In a Monday tweet, Tesla CEO Elon Musk made a startling demand, claiming he was "uncomfortable" with building AI products and robots with Tesla without having a "25 percent voting control."

"Enough to be influential, but not so much that I can’t be overturned," he wrote.

If those demands aren't met, Musk threatened to pursue other AI ventures "outside of Tesla."

It's a bizarre ultimatum that really dials up the pressure on investors. Musk also infamously sold off $22.9 billion of his own Tesla shares to fund his disastrous acquisition of Twitter.

Clawing back a 25 percent stake — an increase of 12 percent given his current standing — would amount to a massive rise in the net worth of the world's richest man.

Predictably, investors are now crying foul, pointing out Musk already has plenty of power over the carmaker as it is.

"Now he seems to be blackmailing the Tesla shareholders, saying he won't build stuff for us unless he gets another $30 billion," Tesla investor Ross Gerber told CNBC this week. "Where in the world does paying a CEO $30 billion make any logical sense in the modern world, who already has a $150 billion stake in the company?"

Gerber also argued that Musk's control over the EV maker was aided by his "friends" and family members, including his brother Kimbal Musk and close associates like James Murdoch, who was identified in 2022 as a possible successor as CEO.

"The idea that he doesn't control Tesla when everybody on the board is a friend or family member of his, is the part I'm really pushing back on," Gerber added. "He controls Tesla more than anybody controls any company. So the idea that he needs more stock to do this, it just seems weird to me."

Other experts have pointed out Musk could be flaunting his role as a CEO.

"The problem is his tweets suggest that in his capacity now as CEO and director, he is not only turning down profitable Tesla opportunities based on his personal preferences, but also redirecting them to his private companies," Tulane Law School professor Ann Lipton told Reuters. "That's a conflict of interest that suggests a violation of his fiduciary duties to Tesla."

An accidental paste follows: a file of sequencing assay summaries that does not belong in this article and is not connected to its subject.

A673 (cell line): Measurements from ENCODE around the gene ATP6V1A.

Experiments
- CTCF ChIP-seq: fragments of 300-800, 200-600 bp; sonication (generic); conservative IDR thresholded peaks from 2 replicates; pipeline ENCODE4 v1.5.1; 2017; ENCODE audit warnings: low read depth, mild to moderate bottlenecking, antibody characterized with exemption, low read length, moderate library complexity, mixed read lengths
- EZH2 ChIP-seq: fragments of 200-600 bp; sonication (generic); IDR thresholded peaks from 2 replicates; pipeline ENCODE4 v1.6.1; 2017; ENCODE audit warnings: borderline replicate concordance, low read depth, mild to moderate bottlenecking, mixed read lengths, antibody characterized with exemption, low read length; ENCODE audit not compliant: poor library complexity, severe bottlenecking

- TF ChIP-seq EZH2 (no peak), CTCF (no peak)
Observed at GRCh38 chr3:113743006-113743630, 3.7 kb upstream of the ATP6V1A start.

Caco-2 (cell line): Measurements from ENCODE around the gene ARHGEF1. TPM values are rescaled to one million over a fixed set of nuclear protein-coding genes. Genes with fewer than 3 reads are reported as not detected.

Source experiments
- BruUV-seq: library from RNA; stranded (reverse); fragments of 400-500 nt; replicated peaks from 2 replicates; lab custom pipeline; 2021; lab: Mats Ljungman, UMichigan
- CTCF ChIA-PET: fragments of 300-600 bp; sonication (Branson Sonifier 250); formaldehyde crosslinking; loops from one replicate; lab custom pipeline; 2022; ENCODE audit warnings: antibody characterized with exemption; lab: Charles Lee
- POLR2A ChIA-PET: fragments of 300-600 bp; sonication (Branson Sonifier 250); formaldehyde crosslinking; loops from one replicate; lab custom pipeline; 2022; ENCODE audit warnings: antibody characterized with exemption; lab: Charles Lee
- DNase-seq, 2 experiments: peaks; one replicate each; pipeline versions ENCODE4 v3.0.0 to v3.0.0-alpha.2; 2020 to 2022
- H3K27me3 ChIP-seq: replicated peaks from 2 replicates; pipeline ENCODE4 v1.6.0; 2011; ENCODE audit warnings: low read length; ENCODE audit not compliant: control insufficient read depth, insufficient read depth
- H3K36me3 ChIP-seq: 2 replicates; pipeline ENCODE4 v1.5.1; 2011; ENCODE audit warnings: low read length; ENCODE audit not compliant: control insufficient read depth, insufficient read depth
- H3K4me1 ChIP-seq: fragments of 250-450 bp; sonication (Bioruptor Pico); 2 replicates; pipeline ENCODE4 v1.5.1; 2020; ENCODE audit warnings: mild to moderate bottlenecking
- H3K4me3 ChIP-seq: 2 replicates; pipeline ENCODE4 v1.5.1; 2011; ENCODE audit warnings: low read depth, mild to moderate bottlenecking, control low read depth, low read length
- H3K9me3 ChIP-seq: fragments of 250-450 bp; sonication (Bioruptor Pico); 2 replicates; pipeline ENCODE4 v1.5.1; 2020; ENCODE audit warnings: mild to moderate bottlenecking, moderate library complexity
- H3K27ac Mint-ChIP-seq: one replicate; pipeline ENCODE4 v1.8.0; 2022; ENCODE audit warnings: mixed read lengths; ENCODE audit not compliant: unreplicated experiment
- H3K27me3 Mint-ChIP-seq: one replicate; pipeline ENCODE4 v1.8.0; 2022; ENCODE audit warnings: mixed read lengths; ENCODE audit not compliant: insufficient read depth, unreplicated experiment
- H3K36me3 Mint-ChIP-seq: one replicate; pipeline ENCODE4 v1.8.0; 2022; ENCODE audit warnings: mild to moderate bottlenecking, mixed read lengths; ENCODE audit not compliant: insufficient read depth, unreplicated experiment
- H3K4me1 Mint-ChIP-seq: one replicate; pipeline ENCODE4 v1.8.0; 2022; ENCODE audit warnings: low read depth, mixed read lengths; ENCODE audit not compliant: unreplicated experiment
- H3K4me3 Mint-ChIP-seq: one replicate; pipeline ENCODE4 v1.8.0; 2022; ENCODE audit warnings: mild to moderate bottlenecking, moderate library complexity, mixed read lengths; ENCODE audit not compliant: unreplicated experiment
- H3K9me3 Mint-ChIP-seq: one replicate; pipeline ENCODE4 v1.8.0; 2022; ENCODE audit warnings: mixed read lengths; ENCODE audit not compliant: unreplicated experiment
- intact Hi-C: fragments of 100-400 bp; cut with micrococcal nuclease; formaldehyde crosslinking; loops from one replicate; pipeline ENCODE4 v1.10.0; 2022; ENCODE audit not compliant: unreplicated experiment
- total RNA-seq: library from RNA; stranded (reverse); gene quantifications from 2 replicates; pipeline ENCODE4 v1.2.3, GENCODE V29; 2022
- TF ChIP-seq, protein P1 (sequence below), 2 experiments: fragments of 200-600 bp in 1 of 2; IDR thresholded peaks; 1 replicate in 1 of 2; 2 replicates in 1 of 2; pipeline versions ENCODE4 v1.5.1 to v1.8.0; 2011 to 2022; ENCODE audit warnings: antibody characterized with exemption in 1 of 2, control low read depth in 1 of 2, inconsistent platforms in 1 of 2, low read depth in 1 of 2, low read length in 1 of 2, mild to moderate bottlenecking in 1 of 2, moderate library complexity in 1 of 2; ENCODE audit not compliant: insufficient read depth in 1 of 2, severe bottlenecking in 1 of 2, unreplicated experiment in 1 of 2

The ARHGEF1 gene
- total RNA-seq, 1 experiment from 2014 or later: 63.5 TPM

So far, Musk has launched a separate company called xAI, which is looking to raise $1 billion from investors, and has pocketed almost $135 million from four investors, as of December.

As far as robots are concerned, Tesla has shown off several generations of its Optimus humanoid robot so far, which is designed to perform "tasks that are unsafe, repetitive or boring."

Tesla is also working on so-called "Full Self-Driving" software that uses machine learning and neural networks and its in-house silicon called Dojo to drive autonomously, though it still requires human supervision.

Especially since his chaotic $44 billion acquisition of Twitter, his relationship with Tesla investors has been strained. The ill-fated buyout sent stocks of the EV maker plummeting, angering shareholders.

In short, Musk's latest threat isn't likely to sit well with them. Nonetheless, Tesla bulls argue Musk should be given a bigger stake given his influence.

"It's no secret and a key to our bullish thesis that all AI initiatives be kept within Tesla from Dojo to Optimus to FSD to various robotaxi and other robotic developments," Wedbush Securities analyst Dan Ives, longtime Musk supporter, wrote in a research note.

Ives believes the CEO's antics will soon be water under the bridge.

"We believe the Board and Musk will be able to resolve this issue over the next 3-6 months and ultimately all AI initiatives will be kept within Tesla," he added.

Meanwhile, Musk claims he has no beef with investors and said that the "Tesla board is great."

But whether everybody agrees with that assessment is looking far less likely, given Gerber's comments.

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